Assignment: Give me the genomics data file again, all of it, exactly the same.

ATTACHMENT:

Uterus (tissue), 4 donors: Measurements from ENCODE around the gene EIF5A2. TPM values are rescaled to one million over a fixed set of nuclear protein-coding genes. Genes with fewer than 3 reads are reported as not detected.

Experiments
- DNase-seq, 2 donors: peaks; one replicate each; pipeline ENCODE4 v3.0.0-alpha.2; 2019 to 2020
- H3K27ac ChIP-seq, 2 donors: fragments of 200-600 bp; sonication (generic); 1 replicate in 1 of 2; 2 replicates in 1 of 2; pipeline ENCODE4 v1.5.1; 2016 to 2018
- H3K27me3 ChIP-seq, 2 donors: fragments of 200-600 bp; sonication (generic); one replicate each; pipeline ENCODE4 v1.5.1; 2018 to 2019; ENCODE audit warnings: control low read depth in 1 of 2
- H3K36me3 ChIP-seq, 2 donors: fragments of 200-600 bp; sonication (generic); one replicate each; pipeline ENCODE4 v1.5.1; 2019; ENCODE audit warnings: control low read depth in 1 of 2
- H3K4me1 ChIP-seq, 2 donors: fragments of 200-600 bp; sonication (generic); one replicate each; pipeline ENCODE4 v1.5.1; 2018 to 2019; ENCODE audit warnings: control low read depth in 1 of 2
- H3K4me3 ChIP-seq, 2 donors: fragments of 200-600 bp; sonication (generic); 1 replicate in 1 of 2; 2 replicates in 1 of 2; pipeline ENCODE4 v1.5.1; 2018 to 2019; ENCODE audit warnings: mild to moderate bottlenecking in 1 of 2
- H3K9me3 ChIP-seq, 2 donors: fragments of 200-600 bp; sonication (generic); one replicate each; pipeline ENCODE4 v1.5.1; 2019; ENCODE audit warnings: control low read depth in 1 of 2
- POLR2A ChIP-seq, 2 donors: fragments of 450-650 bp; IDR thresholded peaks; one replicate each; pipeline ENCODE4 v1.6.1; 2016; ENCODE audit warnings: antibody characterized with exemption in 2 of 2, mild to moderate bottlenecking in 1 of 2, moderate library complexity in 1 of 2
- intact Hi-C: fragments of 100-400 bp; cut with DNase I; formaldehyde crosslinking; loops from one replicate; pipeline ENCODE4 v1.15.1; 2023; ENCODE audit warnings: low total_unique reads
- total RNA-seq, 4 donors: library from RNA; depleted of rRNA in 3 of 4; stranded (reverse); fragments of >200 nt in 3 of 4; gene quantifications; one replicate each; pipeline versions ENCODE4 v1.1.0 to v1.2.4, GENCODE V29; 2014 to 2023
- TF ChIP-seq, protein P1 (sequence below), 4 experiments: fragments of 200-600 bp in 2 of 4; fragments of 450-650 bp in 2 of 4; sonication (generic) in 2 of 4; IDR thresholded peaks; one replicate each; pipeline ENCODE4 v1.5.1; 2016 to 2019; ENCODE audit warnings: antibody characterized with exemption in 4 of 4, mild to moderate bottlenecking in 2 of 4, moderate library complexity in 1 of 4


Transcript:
Uterus (tissue), 4 donors: Measurements from ENCODE around the gene EIF5A2. TPM values are rescaled to one million over a fixed set of nuclear protein-coding genes. Genes with fewer than 3 reads are reported as not detected.

Experiments
- DNase-seq, 2 donors: peaks; one replicate each; pipeline ENCODE4 v3.0.0-alpha.2; 2019 to 2020
- H3K27ac ChIP-seq, 2 donors: fragments of 200-600 bp; sonication (generic); 1 replicate in 1 of 2; 2 replicates in 1 of 2; pipeline ENCODE4 v1.5.1; 2016 to 2018
- H3K27me3 ChIP-seq, 2 donors: fragments of 200-600 bp; sonication (generic); one replicate each; pipeline ENCODE4 v1.5.1; 2018 to 2019; ENCODE audit warnings: control low read depth in 1 of 2
- H3K36me3 ChIP-seq, 2 donors: fragments of 200-600 bp; sonication (generic); one replicate each; pipeline ENCODE4 v1.5.1; 2019; ENCODE audit warnings: control low read depth in 1 of 2
- H3K4me1 ChIP-seq, 2 donors: fragments of 200-600 bp; sonication (generic); one replicate each; pipeline ENCODE4 v1.5.1; 2018 to 2019; ENCODE audit warnings: control low read depth in 1 of 2
- H3K4me3 ChIP-seq, 2 donors: fragments of 200-600 bp; sonication (generic); 1 replicate in 1 of 2; 2 replicates in 1 of 2; pipeline ENCODE4 v1.5.1; 2018 to 2019; ENCODE audit warnings: mild to moderate bottlenecking in 1 of 2
- H3K9me3 ChIP-seq, 2 donors: fragments of 200-600 bp; sonication (generic); one replicate each; pipeline ENCODE4 v1.5.1; 2019; ENCODE audit warnings: control low read depth in 1 of 2
- POLR2A ChIP-seq, 2 donors: fragments of 450-650 bp; IDR thresholded peaks; one replicate each; pipeline ENCODE4 v1.6.1; 2016; ENCODE audit warnings: antibody characterized with exemption in 2 of 2, mild to moderate bottlenecking in 1 of 2, moderate library complexity in 1 of 2
- intact Hi-C: fragments of 100-400 bp; cut with DNase I; formaldehyde crosslinking; loops from one replicate; pipeline ENCODE4 v1.15.1; 2023; ENCODE audit warnings: low total_unique reads
- total RNA-seq, 4 donors: library from RNA; depleted of rRNA in 3 of 4; stranded (reverse); fragments of >200 nt in 3 of 4; gene quantifications; one replicate each; pipeline versions ENCODE4 v1.1.0 to v1.2.4, GENCODE V29; 2014 to 2023
- TF ChIP-seq, protein P1 (sequence below), 4 experiments: fragments of 200-600 bp in 2 of 4; fragments of 450-650 bp in 2 of 4; sonication (generic) in 2 of 4; IDR thresholded peaks; one replicate each; pipeline ENCODE4 v1.5.1; 2016 to 2019; ENCODE audit warnings: antibody characterized with exemption in 4 of 4, mild to moderate bottlenecking in 2 of 4, moderate library complexity in 1 of 4